Form I Verb Vowelling Patterns

حَرَكة

root: ح-ر-ك / noun / plural: حَرَكات / definition: vowel


Have you ever come across some information about Arabic, long after you began studying, and you’re just like: how did I not know this before?!

Well, that’s how I felt reading Arabic for Nerds‘ post “What does the vowel on the second root letter of an Arabic verb tell us?“—where I found out that the short vowel on the middle root letter of form I past tense verbs (like the fatha of كَتَبَ or the kasra of تَعِبَ) is often related to the general meaning of the verb.

If the short vowel on the second root letter (known as the stem vowel) of the past tense verb is:

  • a fatha, the verb is likely referring to an act (like ذهَب, to go)
  • a kasra, it’s referring to a transitory state (like تعِب, to be/get tired)
  • a damma, it’s referring to a permanent state (like جمُل, to be beautiful)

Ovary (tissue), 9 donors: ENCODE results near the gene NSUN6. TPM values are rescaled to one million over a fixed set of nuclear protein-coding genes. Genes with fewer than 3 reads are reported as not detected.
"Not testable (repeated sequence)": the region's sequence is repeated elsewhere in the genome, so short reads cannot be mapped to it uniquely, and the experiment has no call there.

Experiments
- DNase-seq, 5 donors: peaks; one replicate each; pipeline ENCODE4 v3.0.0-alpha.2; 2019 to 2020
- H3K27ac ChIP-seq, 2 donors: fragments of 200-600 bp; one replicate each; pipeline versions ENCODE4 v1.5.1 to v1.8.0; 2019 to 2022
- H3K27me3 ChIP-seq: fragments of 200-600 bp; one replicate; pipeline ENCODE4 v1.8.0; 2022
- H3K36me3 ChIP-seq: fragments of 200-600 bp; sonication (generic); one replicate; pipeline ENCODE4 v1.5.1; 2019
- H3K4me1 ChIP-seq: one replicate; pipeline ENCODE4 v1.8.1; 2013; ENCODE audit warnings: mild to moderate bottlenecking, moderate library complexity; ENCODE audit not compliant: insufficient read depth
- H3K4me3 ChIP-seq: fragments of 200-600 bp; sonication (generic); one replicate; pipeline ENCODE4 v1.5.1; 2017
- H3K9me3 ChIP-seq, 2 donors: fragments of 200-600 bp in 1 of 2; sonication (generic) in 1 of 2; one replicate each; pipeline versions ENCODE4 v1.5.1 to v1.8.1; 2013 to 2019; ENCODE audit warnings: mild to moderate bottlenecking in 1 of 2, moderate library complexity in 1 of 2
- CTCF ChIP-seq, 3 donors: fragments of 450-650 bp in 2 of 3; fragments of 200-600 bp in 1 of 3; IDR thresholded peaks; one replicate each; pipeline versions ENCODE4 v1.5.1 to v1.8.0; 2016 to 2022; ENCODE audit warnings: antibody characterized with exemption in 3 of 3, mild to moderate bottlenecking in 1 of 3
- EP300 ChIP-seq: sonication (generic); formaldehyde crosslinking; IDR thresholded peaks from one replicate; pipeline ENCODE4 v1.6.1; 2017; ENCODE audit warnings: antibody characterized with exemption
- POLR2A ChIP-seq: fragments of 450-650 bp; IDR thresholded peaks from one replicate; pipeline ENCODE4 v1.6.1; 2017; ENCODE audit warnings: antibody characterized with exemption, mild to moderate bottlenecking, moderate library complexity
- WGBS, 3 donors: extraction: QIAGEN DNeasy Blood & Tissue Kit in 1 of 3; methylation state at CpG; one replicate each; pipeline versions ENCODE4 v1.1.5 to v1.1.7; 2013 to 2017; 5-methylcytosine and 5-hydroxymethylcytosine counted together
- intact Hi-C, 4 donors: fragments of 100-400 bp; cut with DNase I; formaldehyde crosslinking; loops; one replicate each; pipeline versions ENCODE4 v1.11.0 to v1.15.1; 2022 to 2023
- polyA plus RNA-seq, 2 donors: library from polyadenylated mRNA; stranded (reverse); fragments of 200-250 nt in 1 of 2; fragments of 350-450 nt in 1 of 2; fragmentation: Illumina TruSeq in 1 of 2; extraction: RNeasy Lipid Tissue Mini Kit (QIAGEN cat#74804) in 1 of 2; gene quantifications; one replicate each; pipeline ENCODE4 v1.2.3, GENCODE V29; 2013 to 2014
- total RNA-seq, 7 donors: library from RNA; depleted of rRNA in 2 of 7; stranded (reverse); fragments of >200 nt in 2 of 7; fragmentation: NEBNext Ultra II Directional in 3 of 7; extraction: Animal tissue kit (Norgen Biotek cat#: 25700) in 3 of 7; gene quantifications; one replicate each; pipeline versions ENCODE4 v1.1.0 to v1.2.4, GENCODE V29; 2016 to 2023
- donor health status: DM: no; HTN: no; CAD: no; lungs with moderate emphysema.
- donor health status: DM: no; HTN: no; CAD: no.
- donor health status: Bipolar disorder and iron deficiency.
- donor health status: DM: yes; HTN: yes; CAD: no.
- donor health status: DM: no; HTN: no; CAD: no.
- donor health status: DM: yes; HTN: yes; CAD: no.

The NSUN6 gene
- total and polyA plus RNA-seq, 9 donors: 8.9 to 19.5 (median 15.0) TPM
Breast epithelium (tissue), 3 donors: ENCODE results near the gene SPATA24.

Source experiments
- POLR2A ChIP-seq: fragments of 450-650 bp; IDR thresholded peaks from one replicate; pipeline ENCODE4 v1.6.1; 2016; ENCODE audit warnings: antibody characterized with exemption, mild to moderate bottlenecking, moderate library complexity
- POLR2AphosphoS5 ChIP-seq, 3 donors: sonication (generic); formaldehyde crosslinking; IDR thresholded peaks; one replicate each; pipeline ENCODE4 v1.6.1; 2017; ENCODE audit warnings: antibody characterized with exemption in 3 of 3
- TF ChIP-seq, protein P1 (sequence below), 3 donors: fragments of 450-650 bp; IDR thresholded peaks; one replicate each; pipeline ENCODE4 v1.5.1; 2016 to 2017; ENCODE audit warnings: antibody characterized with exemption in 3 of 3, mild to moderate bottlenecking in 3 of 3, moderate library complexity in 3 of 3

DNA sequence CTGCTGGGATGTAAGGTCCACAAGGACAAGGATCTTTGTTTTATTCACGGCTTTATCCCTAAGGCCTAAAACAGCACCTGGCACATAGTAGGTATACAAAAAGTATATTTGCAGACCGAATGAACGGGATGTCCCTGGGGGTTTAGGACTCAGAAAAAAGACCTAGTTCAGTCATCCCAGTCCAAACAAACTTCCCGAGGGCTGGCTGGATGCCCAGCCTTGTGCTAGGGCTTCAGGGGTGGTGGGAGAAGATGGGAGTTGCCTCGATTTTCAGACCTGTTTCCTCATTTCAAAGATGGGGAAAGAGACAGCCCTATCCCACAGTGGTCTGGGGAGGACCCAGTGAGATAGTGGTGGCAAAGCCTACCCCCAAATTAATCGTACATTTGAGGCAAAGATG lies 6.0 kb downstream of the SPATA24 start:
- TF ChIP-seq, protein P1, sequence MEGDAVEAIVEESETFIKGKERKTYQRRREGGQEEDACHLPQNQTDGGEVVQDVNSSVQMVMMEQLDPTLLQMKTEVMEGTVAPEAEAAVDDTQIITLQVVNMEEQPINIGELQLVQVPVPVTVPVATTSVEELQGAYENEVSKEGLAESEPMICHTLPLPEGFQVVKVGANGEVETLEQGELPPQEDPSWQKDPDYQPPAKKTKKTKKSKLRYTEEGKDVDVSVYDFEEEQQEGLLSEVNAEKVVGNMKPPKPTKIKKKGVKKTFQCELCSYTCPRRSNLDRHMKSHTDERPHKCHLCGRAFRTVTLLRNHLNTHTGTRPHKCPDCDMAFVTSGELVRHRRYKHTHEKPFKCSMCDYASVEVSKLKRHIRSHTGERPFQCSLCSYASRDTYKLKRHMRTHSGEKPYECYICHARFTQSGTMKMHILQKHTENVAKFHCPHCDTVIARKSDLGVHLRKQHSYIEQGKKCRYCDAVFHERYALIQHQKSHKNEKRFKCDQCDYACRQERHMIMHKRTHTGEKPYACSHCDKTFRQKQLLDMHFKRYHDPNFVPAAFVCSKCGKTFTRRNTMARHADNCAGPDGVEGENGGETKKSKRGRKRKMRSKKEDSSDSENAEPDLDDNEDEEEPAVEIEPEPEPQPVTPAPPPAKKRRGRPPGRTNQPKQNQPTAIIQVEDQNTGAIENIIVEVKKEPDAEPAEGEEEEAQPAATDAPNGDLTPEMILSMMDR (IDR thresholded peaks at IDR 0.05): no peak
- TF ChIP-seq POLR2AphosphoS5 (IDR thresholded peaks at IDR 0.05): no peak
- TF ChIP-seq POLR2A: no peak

(Keep in mind we’re only referring to sound form I verbs—i.e. those without any weak root letters—in this post!)


The stem vowel of the past tense verb is related to that of the present tense verb too. If a past tense verb has the stem vowel:

  • fatha, the stem vowel on the present tense verb can be either fatha, kasra, or damma
    • e.g. فعَل/يفعَل قبَس/يقبِس ترَك/يترُك
  • kasra, the stem vowel on the present tense verb can be either fatha or kasra
    • e.g. ترِب/يترَب حسِب/يحسِب
  • damma, the stem vowel on the present tense verb must be damma
    • e.g. كرُم/يكرُم

So there are only 6 possible vowelling combinations.


Sound like a lot of info? I’ve put it in a table:

(Click to enlarge the image.)

This info alone is great for making educated guesses about the vowelling on new verbs you come across (or verbs you learnt a while ago but you’ve since forgotten their vowels!), but there’s more…

You might have noticed that some of these vowelling combinations are more common than others. For example, we see verbs with a fatha in the past tense and kasra in the present tense a lot more than we see verbs with a damma in both tenses.

So here are those combinations again, in order of how common they are:


Was some of this information new to you too? It’s nice to find logic in things you thought were random!

That’s all for this week, I’ll see you on my next post, إلى اللقاء!



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